• Everything is a bad scenario.

          Governments obligating themselves to debt far in excess that what their citizens, children, great grandchildren could produce is just one of them. Mixing magma… not so much.

          How it mixes and how restrained the pressures are is where the problem comes up. If cool thick gas rich magma comes into contact with hot thin magma, and they happen to be in a region that the pressure is low enough that the gas exsolves all at once… them you might have a problem if the gas can’t find a way out.

          Bob was the way out.

      • Poking around a bit more… it seems we need to get one of the bona-fide geologists to pipe up and explain why Uranium, which is a pretty heavy element, tracks backwards.

        Gabbro samples from Idaho have a concentration of 0.24 to 0.82 ppm, given the period of time since that area was a sea floor, it doesn’t seem that odd.

        But Tonalite (1.0 to 3.3 ppm) and Granite (2.2 to 6.3 ppm) are higher.

        The Core of the Earth is solid Nickel-Iron, with an outer core of liquid Nickel-Iron.

        Nickel (Atomic weight 58.6934) and Iron (Atomic weight 55.845) are two of the densest materials that the bulk of the Earth is made up of… so, they are mostly at the core. Since Uranium (Atomic weight 238.02891) is so heavy, it would seem that it too should have a higher concentration there.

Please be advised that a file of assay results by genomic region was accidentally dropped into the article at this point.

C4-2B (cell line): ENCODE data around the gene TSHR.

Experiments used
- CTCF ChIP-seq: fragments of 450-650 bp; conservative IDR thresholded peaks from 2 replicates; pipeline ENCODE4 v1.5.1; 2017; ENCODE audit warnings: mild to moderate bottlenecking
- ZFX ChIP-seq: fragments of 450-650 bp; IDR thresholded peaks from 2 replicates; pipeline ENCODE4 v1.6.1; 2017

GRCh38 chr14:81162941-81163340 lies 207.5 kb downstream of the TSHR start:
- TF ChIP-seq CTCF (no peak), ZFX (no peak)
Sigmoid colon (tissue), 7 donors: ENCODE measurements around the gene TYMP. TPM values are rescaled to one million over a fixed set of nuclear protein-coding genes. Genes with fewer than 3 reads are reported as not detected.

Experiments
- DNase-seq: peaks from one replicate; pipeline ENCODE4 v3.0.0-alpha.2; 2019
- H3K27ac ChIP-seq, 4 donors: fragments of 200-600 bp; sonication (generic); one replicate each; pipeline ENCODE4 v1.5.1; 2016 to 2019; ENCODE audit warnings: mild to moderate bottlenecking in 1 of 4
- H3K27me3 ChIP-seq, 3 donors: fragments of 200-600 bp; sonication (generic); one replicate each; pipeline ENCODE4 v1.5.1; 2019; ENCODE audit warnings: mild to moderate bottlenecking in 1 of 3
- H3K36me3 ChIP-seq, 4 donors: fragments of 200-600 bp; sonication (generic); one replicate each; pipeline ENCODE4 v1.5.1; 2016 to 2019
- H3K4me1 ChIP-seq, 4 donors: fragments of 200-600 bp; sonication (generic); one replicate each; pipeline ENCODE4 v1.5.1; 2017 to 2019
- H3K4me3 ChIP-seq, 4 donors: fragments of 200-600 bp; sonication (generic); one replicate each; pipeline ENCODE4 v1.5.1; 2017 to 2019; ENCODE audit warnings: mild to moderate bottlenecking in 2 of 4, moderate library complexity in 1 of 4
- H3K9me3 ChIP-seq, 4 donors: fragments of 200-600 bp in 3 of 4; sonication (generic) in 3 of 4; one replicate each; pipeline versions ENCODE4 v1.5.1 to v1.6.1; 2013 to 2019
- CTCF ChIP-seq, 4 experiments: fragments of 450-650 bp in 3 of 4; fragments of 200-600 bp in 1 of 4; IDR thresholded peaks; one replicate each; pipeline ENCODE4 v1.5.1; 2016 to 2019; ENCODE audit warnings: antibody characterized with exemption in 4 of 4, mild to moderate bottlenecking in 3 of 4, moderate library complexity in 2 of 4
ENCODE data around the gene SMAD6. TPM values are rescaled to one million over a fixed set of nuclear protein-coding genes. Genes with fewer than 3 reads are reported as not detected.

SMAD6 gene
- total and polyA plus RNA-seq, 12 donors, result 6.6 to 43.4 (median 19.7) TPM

So… what are we missing?

        • Look up into the sky…
          Uranium get’s more common the older the Universe get’s.
          So, when the planet acreated there was less uranium than there is today from a cosmological standpoint. So, the largest source of uranium is extra-terrestrial infall. And that acreates in the crust, not in the core (yet). Same goes for several of the ultraheavies.

        • They mention that for one to compare the amount of uranium and thorium that the Las Restolingas stones thrown that have been thrown by the El Hierro underwater volcano, is somewhat unique in the world because they say it is usual that there is between 0.1 and 0.2 times more than the second, and in the case of the so-called restingolitas there are about three times more than the first.

          Hope this make some sense to you.

        • Also, uranium is hit by half-life. So, for every half life cycle the little uranium there was in the core, has gone and become another member of the ascension chain. Polonium, cesium, lithium and comon lead.